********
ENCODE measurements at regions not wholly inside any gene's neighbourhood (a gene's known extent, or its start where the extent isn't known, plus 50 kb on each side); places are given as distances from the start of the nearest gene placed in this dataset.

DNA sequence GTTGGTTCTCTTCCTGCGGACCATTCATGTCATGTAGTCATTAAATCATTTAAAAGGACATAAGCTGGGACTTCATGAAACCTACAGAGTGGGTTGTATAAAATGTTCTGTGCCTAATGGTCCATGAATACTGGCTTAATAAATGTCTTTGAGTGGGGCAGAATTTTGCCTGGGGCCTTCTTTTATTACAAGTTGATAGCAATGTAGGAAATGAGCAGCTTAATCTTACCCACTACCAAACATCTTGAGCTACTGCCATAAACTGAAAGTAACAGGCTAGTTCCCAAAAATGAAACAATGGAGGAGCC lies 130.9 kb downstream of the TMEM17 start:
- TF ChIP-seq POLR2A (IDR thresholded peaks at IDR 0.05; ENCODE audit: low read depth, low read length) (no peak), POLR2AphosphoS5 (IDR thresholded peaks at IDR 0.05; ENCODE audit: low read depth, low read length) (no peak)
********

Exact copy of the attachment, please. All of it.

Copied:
ENCODE measurements at regions not wholly inside any gene's neighbourhood (a gene's known extent, or its start where the extent isn't known, plus 50 kb on each side); places are given as distances from the start of the nearest gene placed in this dataset.

DNA sequence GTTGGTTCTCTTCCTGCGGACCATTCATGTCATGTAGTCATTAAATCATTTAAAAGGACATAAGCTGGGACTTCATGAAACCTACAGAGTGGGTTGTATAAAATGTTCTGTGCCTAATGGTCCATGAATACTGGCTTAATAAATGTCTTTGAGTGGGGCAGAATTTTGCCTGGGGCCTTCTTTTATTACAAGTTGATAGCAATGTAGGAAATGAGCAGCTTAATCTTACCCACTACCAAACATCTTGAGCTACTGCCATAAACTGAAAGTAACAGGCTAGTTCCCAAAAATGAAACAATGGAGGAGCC lies 130.9 kb downstream of the TMEM17 start:
- TF ChIP-seq POLR2A (IDR thresholded peaks at IDR 0.05; ENCODE audit: low read depth, low read length) (no peak), POLR2AphosphoS5 (IDR thresholded peaks at IDR 0.05; ENCODE audit: low read depth, low read length) (no peak)